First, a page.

In our day to day lives, we constantly rely on products that have been expertly stitched with the aid of heavy duty and industrial sewing machines. Often, we don’t give much thought to the craftsmanship and materials that are behind the products and garments that we use and wear everyday.
Here’s a look at the different sewing techniques and fabrics used across a range of applications.
Clothing textiles can vary hugely, from delicate silks and chiffon, to cotton, denim, wool and linen. There are also various synthetic fabrics such as polyester that can be used singly or blended with other fabrics.
Garments that are mass-produced with sewing machines require a variety of stitching techniques, depending on the type of fabric and the area of the garment that is being worked on, such as seams, hems, edges, gathering, or decoration.
The most common type of machine stitches include the lockstitch, the chain stitch, the zigzag stitch, the running stitch, the back stitch, the satin stitch, and the overlock stitch.
The automotive industry uses fabrics for vehicle interiors that need to be tough and hard-wearing. More high-end vehicles may use leather, wool, wool blends, or suede. Sometimes vinyl or faux-leather is also used, but this can be uncomfortable because it is not a breathable fabric.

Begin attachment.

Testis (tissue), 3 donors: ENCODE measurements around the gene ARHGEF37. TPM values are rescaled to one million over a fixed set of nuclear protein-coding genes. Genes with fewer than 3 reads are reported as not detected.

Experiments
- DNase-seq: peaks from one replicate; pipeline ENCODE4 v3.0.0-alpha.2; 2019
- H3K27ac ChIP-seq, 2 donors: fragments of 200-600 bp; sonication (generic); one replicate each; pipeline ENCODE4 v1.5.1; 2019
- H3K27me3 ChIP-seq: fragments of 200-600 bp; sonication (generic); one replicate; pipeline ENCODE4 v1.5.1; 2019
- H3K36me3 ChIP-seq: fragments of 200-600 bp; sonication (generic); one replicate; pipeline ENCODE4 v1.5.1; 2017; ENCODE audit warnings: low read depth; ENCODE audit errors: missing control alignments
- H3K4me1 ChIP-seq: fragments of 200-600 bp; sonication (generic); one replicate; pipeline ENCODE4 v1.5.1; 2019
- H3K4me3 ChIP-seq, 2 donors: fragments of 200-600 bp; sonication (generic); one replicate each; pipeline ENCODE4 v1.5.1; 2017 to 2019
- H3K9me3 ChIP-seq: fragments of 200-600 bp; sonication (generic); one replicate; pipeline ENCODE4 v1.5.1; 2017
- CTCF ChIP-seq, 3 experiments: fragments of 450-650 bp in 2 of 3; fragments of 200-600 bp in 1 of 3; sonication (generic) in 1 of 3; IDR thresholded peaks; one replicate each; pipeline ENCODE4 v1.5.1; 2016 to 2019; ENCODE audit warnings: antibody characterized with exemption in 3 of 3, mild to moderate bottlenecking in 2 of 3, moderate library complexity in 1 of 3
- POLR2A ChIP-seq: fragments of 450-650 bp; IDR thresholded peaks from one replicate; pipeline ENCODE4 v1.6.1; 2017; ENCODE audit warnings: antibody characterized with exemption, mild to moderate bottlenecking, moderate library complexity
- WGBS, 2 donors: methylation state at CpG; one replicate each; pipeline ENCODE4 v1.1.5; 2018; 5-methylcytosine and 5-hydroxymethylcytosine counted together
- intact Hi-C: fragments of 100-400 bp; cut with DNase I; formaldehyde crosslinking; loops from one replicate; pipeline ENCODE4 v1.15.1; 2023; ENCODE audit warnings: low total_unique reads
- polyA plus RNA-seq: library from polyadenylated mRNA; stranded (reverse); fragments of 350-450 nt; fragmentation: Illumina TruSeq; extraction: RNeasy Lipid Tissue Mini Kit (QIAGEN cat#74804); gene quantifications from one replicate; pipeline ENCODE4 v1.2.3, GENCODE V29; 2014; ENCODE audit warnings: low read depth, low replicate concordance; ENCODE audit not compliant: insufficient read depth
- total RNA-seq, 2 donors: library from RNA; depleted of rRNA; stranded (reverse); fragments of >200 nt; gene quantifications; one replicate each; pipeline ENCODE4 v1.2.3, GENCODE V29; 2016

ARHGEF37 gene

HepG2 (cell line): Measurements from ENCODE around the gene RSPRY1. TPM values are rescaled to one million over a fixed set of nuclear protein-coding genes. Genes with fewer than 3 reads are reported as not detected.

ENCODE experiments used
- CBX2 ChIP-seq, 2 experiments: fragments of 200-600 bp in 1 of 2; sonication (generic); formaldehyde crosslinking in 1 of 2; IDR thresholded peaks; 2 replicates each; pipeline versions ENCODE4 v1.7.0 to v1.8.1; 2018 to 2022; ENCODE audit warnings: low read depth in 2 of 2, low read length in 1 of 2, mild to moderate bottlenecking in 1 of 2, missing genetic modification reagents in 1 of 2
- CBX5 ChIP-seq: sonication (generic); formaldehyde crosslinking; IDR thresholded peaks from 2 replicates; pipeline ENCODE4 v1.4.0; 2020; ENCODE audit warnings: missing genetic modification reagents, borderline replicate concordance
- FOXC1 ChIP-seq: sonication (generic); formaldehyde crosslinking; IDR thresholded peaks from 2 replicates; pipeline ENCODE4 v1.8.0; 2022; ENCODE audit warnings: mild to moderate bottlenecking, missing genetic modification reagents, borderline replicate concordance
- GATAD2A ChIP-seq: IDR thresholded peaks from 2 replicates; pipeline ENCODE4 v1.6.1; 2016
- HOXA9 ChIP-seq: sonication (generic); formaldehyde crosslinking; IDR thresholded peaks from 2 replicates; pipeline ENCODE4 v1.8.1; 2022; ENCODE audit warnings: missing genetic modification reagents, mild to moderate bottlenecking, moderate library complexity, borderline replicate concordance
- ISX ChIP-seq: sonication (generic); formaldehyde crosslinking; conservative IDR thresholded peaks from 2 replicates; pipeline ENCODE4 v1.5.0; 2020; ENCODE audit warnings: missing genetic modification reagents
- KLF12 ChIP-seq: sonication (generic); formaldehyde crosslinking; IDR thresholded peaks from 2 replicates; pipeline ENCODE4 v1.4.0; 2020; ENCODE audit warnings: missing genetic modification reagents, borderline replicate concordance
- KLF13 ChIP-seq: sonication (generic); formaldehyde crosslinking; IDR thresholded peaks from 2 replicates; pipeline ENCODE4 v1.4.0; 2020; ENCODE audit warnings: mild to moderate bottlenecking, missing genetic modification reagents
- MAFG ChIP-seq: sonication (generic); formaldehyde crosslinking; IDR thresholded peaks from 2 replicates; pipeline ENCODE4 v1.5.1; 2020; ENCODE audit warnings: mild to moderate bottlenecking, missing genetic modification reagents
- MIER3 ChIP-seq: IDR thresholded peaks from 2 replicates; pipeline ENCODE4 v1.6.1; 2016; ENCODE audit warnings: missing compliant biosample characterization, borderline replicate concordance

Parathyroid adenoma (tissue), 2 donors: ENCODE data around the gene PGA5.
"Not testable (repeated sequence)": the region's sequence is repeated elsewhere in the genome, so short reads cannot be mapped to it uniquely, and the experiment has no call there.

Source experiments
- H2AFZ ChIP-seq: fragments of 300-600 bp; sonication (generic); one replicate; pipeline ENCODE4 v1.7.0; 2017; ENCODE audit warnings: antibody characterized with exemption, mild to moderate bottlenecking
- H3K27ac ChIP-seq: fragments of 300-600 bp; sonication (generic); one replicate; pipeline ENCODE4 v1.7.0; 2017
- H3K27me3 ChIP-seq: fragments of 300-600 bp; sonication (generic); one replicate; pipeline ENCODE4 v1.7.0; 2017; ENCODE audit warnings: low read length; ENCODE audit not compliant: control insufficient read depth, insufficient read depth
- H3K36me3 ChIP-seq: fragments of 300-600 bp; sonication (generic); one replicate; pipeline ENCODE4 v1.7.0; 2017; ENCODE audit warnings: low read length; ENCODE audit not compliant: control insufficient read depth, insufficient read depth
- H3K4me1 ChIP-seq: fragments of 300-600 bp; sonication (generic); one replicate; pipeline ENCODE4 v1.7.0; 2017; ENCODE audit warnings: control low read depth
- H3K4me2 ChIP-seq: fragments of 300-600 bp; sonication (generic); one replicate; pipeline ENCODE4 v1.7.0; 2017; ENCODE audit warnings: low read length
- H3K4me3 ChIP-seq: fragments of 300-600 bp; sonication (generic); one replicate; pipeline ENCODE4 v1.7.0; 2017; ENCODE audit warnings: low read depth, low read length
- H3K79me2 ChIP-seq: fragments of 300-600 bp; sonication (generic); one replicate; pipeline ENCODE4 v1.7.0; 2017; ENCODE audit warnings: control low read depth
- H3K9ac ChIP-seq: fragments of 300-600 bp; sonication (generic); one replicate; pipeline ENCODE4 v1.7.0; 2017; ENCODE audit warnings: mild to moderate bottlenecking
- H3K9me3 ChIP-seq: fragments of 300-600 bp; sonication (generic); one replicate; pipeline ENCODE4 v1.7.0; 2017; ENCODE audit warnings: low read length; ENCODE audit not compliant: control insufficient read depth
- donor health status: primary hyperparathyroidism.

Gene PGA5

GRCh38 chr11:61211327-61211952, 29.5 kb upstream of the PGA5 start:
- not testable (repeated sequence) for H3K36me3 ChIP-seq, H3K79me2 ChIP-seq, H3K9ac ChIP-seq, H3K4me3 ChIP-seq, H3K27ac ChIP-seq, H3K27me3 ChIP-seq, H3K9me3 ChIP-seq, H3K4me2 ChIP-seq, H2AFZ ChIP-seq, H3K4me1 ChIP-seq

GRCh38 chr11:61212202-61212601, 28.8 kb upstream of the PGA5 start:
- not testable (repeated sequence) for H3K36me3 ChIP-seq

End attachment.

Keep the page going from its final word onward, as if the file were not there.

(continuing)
The majority of car interiors use textiles for seating covers, roof and floor coverings, and door and package panels, and the most frequently used fabric is tri-laminate polyester. This is very durable and can withstand abrasion, sun exposure, and is resistant to creasing.
These materials require the use of industrial sewing machines that are able to cope with the thickness of the fabric to provide double stitching and topstitching.
Domestic upholstery such as sofas, headboards, armchairs, and footstools also require hard wearing fabrics. These items can use a range of natural or man-made fibres or materials. Man-made materials can be durable and hard wearing, but natural fabrics are sought after for prestige and comfort.
Popular natural materials for home furnishings include leather, suede, velvet, and corduroy. Synthetic fabrics most frequently used include polyester, taffeta, and polypropylene. As with car upholstery, these fabrics require heavy duty needles and double stitching.
Drapery and bedding materials are also available in a variety of natural and synthetic fibres. For bedding, natural fabrics such as cotton and linen are considered ideal, because they are breathable and help to maintain a consistent body temperature.
Curtains, cushions, and bedding not only require seams and hems stitching, but also often involve decorative stitching to create patterns. This can be achieved by using programmable pattern stitch machinery that can reproduce a range of customised designs.
This offers the flexibility to mass produce patterned textiles that would otherwise take many hours to create by hand.